News, nuggets and longreads 25 November 2023: Space and time

Here’s all the standout beer and pub writing of the past week, from Burton upon Trent to Belgrade.

First, some (boring) news: there was a Budget on Wednesday and various measures relating to beer and pubs were announced. The summary by Darren at Beer Today did the job for us. TL;DR the Government thinks it’s been very helpful; industry bodies think it’s better than it could be, but still not enough; others think it’s a stitch up designed to help only the biggest operators. We could copy and paste this summary, to be honest.

The exterior of The Coopers Tavern, a Victorian pub in red brick.
SOURCE: Pellicle/Jack Spicer Adams.

Despite having been to Burton, we missed The Cooper’s Tavern, which is one of those cult pubs you need to visit before you die and so and so forth. For Pellicle Neil Walker, former beer blogger of the class of 2011, and now SIBA comms man, profiles the pub and explains its significance:

The Coopers Tavern is a true ‘public house’. Once a residential home with narrow doors and tight internal rooms, the large cream sign on the front reads ‘Bass & Cos Coopers Tavern’ in faded brown font, painted directly onto the Victorian brick and revealing its true purpose. Here since the early 1800s it was built to be a head brewer’s house, but a few decades later it was being used as overflow storage for speciality malt by the William Bass Brewery. By 1826 it was cellaring Bass’ famous Imperial Stout and by no small coincidence began being used by senior members of the brewery as their own personal pub.

Five Points brewery kegs piled high

For The Grocer James Beeson has written about what he calls “the ‘second wave’ of craft brewers” in the UK, providing an interesting perspective on the ebb and flow of the story of British brewing, with input from brewer founders and owners:

London’s Five Points, Brixton and Fourpure all came into being a decade ago, as did Berkshire’s Siren Craft Brew and Yorkshire’s Northern Monk… All five have – at various stages – been listed with national grocers. Two have been bought out by multinational brewers (with one returning to independence last year) and all have played a part in growing the reputation of small, independent British breweries in the last decade… The year 2013 was a good time to get into beer… Craft beer fever was taking hold, and all five of these businesses experienced rapid growth in their first five years of existence. Bermondsey’s Fourpure caught the eye of Australasian outfit Lion, which snapped up the business in 2018 (it returned to independence last year), while Heineken took 49% stakes in both Beavertown and Brixton the same year.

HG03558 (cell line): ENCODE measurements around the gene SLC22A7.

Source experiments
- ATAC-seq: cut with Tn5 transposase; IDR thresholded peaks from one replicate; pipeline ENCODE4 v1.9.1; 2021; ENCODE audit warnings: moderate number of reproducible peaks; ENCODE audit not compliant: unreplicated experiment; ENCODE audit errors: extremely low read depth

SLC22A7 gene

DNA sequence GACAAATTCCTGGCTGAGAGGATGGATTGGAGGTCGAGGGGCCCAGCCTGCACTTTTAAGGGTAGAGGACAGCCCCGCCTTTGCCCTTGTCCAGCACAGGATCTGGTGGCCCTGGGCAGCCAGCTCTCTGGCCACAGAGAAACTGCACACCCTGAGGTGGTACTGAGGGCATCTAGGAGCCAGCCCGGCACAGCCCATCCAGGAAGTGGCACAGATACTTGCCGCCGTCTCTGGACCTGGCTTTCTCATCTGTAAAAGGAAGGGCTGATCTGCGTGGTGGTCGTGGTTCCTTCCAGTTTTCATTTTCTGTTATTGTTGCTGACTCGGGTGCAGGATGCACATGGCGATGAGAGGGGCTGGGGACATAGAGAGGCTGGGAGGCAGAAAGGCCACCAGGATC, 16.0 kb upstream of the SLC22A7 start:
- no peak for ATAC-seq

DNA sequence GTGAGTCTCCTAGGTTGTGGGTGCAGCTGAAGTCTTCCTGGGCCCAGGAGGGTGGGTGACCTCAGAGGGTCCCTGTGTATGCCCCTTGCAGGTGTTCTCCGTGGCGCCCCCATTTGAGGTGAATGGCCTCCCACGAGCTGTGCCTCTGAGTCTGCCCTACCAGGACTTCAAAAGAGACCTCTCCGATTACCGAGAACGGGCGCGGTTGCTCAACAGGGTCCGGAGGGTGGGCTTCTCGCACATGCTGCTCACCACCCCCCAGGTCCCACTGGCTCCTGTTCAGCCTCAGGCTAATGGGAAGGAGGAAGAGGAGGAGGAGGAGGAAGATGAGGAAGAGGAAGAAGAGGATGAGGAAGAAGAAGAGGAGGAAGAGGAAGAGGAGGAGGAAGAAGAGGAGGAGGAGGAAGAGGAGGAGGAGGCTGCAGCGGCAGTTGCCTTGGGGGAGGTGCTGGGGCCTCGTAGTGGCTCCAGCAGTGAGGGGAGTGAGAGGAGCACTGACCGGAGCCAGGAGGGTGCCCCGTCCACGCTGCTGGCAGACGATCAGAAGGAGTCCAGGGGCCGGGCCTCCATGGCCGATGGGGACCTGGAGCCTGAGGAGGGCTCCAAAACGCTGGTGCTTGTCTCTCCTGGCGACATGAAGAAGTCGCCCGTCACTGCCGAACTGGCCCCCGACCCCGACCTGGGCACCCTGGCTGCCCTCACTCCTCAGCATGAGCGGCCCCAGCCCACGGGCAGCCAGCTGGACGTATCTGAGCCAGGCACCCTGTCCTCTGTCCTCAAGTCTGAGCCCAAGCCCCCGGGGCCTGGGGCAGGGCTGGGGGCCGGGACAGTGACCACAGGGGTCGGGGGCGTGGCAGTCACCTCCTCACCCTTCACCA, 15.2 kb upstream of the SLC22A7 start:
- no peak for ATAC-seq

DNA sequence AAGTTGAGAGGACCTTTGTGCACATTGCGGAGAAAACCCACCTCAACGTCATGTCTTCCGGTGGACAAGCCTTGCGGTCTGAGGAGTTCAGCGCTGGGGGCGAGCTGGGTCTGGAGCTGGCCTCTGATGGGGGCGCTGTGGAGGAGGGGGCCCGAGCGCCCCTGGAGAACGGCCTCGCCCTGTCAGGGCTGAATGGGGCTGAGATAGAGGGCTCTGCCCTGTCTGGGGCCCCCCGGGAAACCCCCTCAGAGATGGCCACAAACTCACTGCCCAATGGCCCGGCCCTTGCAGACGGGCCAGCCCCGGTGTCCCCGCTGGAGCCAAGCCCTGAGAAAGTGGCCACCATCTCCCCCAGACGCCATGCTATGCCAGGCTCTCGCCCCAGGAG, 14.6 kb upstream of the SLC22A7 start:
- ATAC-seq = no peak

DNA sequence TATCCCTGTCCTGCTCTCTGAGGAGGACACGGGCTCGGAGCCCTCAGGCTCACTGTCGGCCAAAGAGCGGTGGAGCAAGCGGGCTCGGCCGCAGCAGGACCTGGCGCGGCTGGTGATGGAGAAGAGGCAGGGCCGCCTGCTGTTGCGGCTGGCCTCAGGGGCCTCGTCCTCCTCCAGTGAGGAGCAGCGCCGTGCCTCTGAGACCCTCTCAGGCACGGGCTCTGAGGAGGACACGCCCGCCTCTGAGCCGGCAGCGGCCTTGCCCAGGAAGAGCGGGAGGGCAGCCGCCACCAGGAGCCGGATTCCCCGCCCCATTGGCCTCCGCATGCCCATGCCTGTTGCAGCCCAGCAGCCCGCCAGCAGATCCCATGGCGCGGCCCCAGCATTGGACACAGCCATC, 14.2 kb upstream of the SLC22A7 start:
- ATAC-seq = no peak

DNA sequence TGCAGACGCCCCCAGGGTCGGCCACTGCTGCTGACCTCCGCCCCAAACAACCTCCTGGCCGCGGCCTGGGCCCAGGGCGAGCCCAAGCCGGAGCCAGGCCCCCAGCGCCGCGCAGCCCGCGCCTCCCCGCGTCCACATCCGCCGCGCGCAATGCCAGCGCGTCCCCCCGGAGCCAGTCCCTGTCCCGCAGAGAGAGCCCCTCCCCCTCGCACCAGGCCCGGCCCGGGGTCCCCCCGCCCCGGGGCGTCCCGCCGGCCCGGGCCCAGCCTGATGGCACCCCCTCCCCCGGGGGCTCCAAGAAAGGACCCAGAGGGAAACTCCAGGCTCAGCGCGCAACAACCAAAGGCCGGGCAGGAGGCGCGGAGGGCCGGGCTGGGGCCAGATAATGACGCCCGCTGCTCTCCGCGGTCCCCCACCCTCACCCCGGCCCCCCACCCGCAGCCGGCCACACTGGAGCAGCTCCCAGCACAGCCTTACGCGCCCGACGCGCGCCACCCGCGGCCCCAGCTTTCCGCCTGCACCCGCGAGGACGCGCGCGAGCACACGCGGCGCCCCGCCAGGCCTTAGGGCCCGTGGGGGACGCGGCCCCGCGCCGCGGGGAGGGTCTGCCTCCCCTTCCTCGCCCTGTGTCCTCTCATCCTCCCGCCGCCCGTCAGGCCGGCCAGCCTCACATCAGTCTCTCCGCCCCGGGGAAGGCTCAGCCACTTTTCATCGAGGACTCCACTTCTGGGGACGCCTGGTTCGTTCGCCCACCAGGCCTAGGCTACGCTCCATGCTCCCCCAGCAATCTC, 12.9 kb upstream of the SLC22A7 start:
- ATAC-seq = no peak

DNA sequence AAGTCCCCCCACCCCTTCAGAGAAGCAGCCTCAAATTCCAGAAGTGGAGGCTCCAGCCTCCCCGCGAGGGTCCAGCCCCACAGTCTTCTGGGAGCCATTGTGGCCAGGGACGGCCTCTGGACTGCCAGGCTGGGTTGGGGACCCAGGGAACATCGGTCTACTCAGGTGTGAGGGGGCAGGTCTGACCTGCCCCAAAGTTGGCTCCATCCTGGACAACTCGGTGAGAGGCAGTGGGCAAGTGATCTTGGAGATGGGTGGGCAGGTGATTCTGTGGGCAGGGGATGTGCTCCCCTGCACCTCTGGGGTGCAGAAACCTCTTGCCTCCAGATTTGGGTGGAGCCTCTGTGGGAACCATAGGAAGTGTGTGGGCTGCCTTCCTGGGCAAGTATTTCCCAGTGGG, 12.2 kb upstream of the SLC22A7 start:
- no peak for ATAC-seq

The city of Belgrade with baroque an modern buildings staggered up a hill from the river.
Belgrade by Nikola Aleksic, via Unsplash.

For The Guardian Camilla Bell-Davies has written about the Kafana pub culture of Belgrade, Serbia:

Kafanas are Serbia’s tavernas: a restaurant, pub and music venue operating from morning to late night. Regulars come for a lively breakfast before work, families throw weddings and celebrations here, business deals are cut and sorrow drowned in dark corners. They were so central to people’s daily lives that friends and the postman would come to find you at your local kafana, not your home… Sadly, many traditional kafanas closed down in the 2000s, partly because of their reluctance to prioritise profit-making over letting regulars sit at one table all day. However, much like struggling British pubs turning to gastronomy, kafanas have adapted their offerings to survive, heralding a culinary comeback.

Andrew Campbell's The Book of Beer, 1956.

A few years ago, we were all but obsessed with finding out more about Andrew Campbell, author of an important early book about beer called, er, The Book of Beer. Before the days of the British Newspaper Archive we struggled to find reliable information beyond a passing mention of someone involved in the theatre of the same name. Now Gary Gillman has pinned it down and settled the question once and for all. What a relief! (We can’t copy quotes from Gary’s blog, hence the odd break in format here.)

A watercolour of a brewery with men in frock coats, a woman in a bonnet, and a horse-drawn dray loaded with barrels.